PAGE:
Wednesday, July 22, 2009
Ending the Health Care Crisis Simply and Quickly
As I listen to President Obama talk about his health care plans, I start to think about some possible ways to raise money for it, and possibly even to eliminate the need for government intervention in the first place. I'm not questioning the need for change--we definitely need to do something. Are these ideas perfect? Probably not. The suggestions add to government oversight of our lives and to our tax burden, and I'm not so sure I like that. But I'll put them out here anyway, because Americans can't, won't, or don't take care of their own health. If Americans would take personal responsibility for their own health by exercising, eating right, not smoking, and finding a way to relieve stress, I don't think there would be a need for any sort of huge health care program. Be that as it may, changes apparently must come from outside, because too many Americans are unable or unwilling to make them personally.
First, cigarette smokers bear a huge tax burden because their habit is politically and socially unpopular. I'm not questioning that. Smoking stinks, raises the risk of cancer, and harms those in the vicinity through second-hand smoke. But why only smokers? Right now, obesity is one of the largest (pun intended!) health concerns in the United States. There should be small taxes on fast food (read or watch Supersize Me or Fast Food Nation), candy and other unhealthy snacks, soft drinks, and alcohol. These taxes could be phased in, but if enough items are taxed, then the taxes on the individual items wouldn't have to be very large to raise impressive amounts of money. Anything to encourage people to adopt healthier eating habits (including yours truly!) would help Americans make steps toward better individual health. Taxation of cigarettes has cut the number of smokers dramatically. Perhaps doing the same to the unhealthy items I've listed would do the same for their use.
Second, use that tax money to fund more opportunities for people to live healthy lives. Use it to build bike paths and even sidewalks in neighborhoods that lack them. Use it to buy bikes that can be shared by people in poor neighborhoods. Use it to pay for part of people's memberships to health clubs, but make sure that those people are using that membership wisely. Use it to subsidize healthy foods like fruits and vegetables, not the producers of high fructose corn syrup. Use it to help schools hire enough physical education teachers that all kids from kindergarteners through high school seniors can take classes which may provide their only exercise all day. Use it to fund drug treatment programs. Maybe even use it to give tax refunds to people who succeed in making themselves more healthy by quitting smoking, lowering their cholesterol, losing weight, or making similar improvements in their health. Using the money in people's own neighborhoods, so they can see its impact directly in their lives, as opposed to sending it to large entities like insurance companies and health care providers, will go a long way toward encouraging healthier lifestyles.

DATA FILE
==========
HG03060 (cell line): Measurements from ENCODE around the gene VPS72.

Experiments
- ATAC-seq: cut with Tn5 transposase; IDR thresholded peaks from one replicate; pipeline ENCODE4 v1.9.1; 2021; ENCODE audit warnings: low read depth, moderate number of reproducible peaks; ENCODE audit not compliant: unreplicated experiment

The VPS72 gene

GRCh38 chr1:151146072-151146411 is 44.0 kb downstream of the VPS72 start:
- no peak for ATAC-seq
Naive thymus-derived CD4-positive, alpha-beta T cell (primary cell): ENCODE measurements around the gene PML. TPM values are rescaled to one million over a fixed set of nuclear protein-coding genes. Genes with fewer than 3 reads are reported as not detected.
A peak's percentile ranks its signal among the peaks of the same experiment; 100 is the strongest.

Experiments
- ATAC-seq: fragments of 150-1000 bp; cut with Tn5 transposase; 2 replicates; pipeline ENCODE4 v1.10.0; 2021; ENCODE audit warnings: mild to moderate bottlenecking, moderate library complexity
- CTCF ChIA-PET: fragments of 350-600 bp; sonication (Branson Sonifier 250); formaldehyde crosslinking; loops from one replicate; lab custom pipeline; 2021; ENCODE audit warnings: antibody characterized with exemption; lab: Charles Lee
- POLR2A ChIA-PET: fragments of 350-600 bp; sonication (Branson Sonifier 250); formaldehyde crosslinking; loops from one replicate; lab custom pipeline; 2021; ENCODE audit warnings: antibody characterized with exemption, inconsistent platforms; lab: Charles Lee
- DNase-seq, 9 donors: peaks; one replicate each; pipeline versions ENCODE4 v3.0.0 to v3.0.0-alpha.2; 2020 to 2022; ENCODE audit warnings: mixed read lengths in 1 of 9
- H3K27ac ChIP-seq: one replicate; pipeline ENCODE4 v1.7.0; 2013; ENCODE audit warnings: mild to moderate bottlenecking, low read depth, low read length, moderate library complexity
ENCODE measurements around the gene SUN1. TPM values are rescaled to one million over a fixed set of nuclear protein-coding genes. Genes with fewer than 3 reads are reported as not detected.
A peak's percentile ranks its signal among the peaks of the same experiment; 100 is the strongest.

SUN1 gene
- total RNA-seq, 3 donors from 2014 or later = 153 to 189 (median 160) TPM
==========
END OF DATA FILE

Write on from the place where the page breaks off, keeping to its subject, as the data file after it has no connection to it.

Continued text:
People are always saying that they want government out of their lives--until they need a service that government provides, such as public education, good roads, and Medicare or Medicaid. Then they're only too happy to draw on the government's bank account. As I noted earlier, if people would simply take as much responsibility as possible for their own health by eating right, not smoking, and exercising, there would not be any need for government taxation to reach into their pocketbooks and wallets to fund health care. Come right down to it, the answer to our health care problems is incredibly simple--and it's found within each and every one of us!